Dicamba can drift for miles after spraying, harming non-target crops
Last year, Kade McBroom launched a non-GMO soybean processing plant in Malden, Missouri, and was optimistic about the potential to serve the fast-growing non-GMO market.
photo by CAFNR
But now McBroom sees a potential threat to his new business from herbicide drift sprayed on genetically modified crops. This past spring, Monsanto Co. started selling GM Roundup Ready Xtend soybean and cotton seeds to farmers in Missouri and several other states. The seeds are genetically engineered to withstand sprays of glyphosate and dicamba herbicides. The problem is that the Xtend… more
Tigers Declared Extinct in Cambodia – April 7, 2016
Government approves reintroduction plan in effort to save the iconic species
Due to years of illegal poaching and loss of habitat, tigers are now “functionally extinct” in Cambodia, conservationists conceded for the first time Wednesday.
Photo by Lotse
According to World Wildlife Fund (WWF)-Cambodia, the last tiger seen in Cambodia’s wild was in 2007 from a hidden camera set up in the Eastern Plains Dry Forest Landscape in Mondulkiri Protected Forest.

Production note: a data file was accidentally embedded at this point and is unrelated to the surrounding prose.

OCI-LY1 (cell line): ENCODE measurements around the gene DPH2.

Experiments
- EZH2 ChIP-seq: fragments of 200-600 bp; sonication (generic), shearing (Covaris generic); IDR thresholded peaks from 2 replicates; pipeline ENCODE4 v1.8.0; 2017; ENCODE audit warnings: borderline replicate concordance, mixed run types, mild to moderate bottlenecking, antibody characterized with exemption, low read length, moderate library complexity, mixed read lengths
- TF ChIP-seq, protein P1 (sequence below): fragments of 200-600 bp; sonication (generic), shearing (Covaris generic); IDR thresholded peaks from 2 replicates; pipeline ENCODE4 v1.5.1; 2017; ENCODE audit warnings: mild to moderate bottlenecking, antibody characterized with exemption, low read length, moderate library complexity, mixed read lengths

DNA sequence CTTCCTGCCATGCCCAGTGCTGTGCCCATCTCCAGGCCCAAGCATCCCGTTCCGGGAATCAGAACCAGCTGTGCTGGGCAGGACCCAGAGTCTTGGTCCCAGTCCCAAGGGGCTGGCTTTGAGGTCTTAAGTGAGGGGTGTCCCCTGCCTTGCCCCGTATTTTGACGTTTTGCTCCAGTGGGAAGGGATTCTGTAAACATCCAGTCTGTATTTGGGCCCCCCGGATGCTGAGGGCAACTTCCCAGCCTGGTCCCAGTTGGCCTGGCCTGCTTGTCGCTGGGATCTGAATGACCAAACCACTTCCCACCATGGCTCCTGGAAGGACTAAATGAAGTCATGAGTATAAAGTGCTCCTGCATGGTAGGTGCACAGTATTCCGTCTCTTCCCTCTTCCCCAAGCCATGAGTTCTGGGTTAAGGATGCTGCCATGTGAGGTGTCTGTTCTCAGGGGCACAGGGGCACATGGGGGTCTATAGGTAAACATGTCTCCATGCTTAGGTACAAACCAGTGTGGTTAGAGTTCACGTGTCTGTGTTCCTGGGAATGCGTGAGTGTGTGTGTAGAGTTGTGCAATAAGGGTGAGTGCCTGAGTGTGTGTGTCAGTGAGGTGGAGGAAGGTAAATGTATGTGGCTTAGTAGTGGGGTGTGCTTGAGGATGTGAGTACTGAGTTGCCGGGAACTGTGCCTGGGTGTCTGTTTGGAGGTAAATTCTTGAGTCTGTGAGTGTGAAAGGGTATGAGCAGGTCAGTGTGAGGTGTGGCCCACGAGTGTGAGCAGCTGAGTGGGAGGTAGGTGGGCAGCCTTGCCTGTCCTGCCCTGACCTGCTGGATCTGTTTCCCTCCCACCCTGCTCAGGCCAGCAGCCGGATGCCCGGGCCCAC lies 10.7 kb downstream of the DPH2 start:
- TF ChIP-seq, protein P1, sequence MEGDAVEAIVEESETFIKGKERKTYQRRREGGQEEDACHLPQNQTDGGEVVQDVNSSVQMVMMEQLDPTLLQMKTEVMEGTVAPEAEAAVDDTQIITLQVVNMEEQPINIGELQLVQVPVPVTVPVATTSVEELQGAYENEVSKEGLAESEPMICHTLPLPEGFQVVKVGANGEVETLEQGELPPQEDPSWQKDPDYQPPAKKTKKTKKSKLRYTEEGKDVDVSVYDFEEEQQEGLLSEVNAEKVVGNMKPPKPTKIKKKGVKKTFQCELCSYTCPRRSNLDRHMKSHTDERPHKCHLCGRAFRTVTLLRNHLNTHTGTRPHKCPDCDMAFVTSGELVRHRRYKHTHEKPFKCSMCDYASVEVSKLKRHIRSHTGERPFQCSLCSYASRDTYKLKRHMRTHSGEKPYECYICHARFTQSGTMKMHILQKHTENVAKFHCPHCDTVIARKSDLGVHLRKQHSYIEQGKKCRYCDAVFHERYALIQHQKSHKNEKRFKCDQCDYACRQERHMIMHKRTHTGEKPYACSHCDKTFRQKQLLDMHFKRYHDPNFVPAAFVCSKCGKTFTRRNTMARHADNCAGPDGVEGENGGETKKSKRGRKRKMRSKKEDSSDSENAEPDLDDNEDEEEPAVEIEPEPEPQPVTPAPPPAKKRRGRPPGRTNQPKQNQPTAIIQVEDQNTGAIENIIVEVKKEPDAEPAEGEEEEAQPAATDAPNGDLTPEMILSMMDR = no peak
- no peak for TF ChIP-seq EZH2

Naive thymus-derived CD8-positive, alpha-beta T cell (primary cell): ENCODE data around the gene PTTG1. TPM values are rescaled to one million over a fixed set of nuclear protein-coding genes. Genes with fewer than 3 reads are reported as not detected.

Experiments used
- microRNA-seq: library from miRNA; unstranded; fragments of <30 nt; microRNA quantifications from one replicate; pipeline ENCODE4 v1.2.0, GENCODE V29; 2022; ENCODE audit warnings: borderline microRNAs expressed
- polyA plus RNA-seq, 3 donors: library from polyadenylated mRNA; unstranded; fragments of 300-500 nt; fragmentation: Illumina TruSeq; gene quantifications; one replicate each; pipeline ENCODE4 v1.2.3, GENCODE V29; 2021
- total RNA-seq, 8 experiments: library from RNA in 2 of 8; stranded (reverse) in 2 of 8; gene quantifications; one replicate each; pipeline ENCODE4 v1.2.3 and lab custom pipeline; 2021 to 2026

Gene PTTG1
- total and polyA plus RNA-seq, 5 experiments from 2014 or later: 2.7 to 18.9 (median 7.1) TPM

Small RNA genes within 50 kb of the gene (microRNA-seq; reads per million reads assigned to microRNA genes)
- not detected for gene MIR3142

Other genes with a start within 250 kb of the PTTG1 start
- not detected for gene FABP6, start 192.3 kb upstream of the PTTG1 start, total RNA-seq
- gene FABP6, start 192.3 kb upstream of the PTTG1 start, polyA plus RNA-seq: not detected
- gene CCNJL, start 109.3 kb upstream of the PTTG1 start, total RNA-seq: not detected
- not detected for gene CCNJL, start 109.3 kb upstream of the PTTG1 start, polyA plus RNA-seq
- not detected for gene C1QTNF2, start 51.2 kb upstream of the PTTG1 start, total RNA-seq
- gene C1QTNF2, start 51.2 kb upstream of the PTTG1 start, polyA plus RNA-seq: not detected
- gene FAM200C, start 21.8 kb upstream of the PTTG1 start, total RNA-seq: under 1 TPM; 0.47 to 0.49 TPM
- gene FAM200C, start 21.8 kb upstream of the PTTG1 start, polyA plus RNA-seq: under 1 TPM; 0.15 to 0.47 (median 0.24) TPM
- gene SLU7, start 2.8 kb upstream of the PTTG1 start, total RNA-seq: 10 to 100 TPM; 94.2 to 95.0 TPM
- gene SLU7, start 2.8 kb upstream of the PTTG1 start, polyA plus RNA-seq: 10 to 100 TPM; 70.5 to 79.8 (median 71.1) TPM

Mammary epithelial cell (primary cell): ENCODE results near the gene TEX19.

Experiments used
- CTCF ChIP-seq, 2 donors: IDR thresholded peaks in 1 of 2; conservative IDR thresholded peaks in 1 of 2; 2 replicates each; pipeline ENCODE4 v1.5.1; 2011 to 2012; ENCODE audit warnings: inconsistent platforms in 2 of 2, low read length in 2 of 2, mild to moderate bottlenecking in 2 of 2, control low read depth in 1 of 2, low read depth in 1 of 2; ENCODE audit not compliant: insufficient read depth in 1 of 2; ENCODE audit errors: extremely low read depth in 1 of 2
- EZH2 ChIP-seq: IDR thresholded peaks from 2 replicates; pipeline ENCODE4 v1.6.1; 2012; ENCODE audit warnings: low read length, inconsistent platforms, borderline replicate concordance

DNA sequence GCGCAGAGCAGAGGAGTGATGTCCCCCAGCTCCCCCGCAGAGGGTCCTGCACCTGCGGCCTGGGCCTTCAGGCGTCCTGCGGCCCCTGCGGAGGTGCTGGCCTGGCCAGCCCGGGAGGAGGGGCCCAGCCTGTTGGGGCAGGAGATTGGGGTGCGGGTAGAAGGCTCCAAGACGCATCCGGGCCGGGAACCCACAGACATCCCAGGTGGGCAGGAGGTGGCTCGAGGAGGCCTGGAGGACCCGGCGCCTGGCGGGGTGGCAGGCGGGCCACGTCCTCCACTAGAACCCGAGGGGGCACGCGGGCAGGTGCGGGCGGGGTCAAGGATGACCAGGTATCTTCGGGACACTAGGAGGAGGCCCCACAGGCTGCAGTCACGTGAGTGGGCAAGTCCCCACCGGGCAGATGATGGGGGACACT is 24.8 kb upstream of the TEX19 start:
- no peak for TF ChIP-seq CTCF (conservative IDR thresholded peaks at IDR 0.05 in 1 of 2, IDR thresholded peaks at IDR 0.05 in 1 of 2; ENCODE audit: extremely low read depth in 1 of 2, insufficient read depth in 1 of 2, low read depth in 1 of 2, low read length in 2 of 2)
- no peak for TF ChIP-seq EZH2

“Today, there are no longer any breeding populations of tigers left in Cambodia, and they are therefore considered functionally extinct,” the conservation group said in a… more
Provision in TSCA reauthorization bill would undermine current litigation against Monsanto
The New York Times reported last month that Congressional Republicans have clandestinely inserted a provision into the Toxic Substances Control Act (TSCA) reauthorization bill that will give Monsanto permanent immunity from liability for injuries caused by its toxic polychlorinated biphenyls (PCBs). The long awaited and grievously needed bill is now in the Conference Committee for reconciliation with a companion Senate bill. The so-called “Monsanto Rider” would shield the chemical colossus from thousands of lawsuits by cities, towns, school districts and individuals, who have been injured by exposure to PCBs.
Photo by Terry McCombs